Skip to Content

Separating Siblings Following a Divorce

paper family and scissors

Divorce is terrifying, especially for children. When a couple gets divorced, their kids often cannot completely understand why their parents will no longer be together. This can lead to feelings of guilt, uncertainty, and fear. One home becomes two in a divorce - a big change for everyone to adjust to.

Along with other aspects of the divorce process, parents will need to decide how to share custody of their children. When there are two or more children in a family, parents might consider splitting their children. However, is this what is best for siblings?

Sibling Bonds in Divorce

Throughout the divorce process, siblings often will lean on each other for support during this change in the family structure. They are in the same situation, thus making it easier to relate and empathize with each other. Research shows that this creates a strong sibling bond as they try to navigate their parent’s divorce.

There are other benefits for keeping siblings together after a divorce, including:

  • It helps them feel more stable while dealing with new changes.

  • They can find comfort in knowing they are not alone during this process.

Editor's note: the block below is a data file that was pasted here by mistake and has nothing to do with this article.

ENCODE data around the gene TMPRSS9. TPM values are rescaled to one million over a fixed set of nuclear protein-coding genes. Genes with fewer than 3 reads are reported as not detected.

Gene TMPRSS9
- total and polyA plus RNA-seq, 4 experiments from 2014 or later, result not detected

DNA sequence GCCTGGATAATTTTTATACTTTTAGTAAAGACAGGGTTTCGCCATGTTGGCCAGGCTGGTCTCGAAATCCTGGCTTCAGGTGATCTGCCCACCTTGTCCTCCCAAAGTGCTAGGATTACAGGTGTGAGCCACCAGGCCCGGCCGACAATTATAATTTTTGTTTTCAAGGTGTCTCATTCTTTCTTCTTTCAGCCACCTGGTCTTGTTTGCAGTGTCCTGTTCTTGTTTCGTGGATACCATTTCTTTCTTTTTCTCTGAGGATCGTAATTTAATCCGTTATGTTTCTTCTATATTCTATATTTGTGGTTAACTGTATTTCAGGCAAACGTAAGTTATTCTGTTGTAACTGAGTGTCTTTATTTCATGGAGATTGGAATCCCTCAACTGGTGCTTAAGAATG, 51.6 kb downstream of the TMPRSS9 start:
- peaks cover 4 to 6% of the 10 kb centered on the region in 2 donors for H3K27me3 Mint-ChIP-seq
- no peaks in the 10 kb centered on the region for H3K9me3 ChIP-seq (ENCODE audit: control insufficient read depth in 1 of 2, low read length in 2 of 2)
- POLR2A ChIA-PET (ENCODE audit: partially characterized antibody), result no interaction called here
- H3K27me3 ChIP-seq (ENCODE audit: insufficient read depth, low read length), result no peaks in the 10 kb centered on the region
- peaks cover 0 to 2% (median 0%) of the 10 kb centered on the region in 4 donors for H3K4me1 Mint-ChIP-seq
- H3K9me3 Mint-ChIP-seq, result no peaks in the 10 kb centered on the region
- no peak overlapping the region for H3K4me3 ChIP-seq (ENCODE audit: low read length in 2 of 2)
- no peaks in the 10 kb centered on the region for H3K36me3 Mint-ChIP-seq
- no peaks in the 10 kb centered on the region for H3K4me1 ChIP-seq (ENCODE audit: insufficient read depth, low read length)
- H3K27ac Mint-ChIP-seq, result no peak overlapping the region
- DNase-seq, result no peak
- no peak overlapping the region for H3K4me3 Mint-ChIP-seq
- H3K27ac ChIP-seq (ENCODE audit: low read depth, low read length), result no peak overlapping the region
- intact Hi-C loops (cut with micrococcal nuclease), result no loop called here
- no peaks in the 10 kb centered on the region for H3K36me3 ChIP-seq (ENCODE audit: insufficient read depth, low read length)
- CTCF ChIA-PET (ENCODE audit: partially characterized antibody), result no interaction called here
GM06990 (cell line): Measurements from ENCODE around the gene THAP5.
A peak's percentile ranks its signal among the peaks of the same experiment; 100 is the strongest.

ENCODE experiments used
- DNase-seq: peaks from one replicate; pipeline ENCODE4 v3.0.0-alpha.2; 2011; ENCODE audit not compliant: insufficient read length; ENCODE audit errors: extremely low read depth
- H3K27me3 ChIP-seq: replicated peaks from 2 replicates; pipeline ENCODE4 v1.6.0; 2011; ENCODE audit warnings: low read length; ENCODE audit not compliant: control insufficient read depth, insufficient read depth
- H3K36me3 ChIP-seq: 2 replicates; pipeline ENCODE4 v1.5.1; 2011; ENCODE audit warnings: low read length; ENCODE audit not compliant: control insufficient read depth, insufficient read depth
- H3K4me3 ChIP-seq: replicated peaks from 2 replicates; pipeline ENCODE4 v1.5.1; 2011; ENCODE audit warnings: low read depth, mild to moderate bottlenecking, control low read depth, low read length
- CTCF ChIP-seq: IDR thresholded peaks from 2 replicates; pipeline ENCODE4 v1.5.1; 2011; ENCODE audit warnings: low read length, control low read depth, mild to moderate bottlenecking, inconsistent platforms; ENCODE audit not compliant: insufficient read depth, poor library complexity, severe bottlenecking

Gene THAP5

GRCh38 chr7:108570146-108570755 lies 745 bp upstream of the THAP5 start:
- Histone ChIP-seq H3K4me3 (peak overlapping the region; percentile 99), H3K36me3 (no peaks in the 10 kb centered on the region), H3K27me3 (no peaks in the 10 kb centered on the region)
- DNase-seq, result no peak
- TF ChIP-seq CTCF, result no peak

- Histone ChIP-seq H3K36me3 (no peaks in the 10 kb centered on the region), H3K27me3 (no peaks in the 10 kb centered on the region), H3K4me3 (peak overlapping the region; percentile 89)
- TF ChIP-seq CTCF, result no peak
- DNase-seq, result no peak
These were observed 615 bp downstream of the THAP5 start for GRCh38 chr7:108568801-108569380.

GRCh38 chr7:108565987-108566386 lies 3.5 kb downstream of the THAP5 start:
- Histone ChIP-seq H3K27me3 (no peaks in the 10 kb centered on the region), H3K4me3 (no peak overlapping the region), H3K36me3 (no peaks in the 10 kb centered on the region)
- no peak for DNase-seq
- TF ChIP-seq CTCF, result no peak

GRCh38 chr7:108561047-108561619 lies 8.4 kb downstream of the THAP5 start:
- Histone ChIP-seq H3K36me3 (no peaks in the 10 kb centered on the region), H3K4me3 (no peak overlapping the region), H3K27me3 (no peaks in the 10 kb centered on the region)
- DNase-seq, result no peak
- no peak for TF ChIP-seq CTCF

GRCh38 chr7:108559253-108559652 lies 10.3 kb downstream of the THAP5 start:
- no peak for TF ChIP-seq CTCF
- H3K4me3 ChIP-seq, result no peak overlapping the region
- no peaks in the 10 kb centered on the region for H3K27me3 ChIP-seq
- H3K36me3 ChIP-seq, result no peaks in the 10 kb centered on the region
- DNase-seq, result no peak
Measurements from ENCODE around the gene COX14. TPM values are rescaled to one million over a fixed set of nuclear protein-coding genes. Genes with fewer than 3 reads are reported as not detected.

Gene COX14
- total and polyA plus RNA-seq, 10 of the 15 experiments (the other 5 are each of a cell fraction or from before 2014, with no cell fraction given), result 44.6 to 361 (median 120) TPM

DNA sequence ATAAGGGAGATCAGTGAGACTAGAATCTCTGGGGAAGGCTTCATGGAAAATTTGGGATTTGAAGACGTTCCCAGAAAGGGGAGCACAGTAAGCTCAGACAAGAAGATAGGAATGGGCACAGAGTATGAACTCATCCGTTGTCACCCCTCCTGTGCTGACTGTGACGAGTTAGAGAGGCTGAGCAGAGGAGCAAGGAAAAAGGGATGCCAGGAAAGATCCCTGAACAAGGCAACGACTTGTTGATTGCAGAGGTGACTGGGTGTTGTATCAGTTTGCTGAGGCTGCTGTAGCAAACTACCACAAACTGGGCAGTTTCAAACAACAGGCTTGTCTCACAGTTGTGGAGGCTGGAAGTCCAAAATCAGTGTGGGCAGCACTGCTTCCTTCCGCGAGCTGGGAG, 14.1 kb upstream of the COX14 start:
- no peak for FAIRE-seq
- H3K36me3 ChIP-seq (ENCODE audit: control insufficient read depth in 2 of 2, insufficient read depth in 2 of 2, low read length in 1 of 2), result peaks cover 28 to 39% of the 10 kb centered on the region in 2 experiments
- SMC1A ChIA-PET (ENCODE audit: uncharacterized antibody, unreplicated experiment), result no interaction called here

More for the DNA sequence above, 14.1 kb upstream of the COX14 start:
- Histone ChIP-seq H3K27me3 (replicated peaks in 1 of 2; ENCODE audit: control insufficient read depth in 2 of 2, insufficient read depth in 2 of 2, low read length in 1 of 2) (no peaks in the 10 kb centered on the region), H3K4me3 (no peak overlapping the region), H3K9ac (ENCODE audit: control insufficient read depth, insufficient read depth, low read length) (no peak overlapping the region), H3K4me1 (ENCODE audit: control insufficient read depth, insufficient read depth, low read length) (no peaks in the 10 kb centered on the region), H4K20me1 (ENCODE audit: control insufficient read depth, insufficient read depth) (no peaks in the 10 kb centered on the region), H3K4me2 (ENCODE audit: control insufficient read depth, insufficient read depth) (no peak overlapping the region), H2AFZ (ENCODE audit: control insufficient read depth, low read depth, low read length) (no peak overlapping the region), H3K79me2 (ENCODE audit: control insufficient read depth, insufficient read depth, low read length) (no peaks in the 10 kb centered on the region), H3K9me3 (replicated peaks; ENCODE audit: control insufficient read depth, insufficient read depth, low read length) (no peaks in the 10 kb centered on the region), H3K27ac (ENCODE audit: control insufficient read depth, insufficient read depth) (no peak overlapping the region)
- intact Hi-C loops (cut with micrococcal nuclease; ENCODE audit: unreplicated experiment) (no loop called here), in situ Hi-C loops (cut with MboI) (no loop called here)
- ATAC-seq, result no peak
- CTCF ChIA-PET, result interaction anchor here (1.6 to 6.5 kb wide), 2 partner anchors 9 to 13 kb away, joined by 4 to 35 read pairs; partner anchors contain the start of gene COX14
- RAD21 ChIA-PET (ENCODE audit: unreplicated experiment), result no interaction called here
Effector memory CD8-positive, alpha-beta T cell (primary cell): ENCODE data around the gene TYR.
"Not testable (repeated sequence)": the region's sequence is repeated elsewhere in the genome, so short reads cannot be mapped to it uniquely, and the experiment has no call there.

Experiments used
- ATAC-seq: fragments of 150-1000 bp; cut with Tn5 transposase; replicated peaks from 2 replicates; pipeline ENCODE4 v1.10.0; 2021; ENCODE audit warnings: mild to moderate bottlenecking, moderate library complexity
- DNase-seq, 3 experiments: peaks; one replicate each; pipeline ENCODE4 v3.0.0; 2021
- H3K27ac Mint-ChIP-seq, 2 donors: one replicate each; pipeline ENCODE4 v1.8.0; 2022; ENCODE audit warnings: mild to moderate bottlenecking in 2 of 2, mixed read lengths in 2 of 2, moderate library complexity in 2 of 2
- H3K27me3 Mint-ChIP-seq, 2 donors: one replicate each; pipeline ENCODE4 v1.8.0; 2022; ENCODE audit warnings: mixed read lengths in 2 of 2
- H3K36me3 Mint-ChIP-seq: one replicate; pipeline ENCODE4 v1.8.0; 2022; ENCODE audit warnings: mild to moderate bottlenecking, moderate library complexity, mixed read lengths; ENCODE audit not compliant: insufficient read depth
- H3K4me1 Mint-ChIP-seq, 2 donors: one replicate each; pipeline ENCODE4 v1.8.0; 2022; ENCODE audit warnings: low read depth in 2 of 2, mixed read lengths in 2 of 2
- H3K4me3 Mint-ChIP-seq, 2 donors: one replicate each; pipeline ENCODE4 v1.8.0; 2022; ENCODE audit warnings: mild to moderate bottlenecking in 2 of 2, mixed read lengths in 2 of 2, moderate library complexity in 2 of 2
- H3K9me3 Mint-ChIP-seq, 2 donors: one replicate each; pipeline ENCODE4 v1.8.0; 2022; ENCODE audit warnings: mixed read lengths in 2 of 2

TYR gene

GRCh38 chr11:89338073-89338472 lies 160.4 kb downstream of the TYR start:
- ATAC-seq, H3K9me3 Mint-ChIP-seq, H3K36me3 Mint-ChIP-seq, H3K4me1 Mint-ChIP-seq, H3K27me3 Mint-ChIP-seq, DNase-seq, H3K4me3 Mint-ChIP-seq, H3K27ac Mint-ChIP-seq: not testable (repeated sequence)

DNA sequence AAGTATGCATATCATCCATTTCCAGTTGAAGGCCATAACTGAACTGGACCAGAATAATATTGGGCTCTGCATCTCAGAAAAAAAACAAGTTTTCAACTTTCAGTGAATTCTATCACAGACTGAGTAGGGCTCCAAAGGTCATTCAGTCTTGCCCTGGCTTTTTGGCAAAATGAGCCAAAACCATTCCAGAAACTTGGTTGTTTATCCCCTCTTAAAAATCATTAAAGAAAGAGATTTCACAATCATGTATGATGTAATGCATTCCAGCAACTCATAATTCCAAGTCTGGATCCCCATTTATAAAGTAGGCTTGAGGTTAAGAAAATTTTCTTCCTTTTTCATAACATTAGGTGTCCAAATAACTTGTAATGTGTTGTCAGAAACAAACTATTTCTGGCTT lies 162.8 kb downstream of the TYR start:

• They have someone they can talk to that truly understands how they are feeling.

  • Older siblings can protect their younger siblings from some of the more painful aspects of their parent’s divorce.

Will Courts Separate Siblings?

The children’s best interests will always take precedent in custody cases. Because of this bond, courts are hesitant to split siblings up following their parent’s divorce. It’s not in the children’s best interest to keep them apart in a time where they greatly benefit from each other’s company.

Only in cases where there are unique circumstances will the court consider split custody. For example, if one sibling poses a legitimate threat to their sibling’s safety, then the court might decide to separate them.

While parents cannot make requests to separate their children, sometimes kids can state their preference if they are of sufficient age and have the mental capacity to make a sound and logical reason for why they want to live with one parent over the other. In this situation, siblings could potentially be separated. The court can take their preference into consideration, but it is not guaranteed if they don’t believe it is in the child’s best interest.

In most cases, it’s best to keep siblings together. Through this uncertain time, they can find relief and support from each other which can make it easier to get through their parent’s divorce. For parents, it may seem fair to split their children up so they can each have custody, but they need to consider the implications on their kids first. Children don’t have any say in how they are raised, which is why it’s so important that courts protect their best interests.

If you need assistance with a child custody matter in San Diego, call Embry Family Law today at (619) 485-6476.

Share To: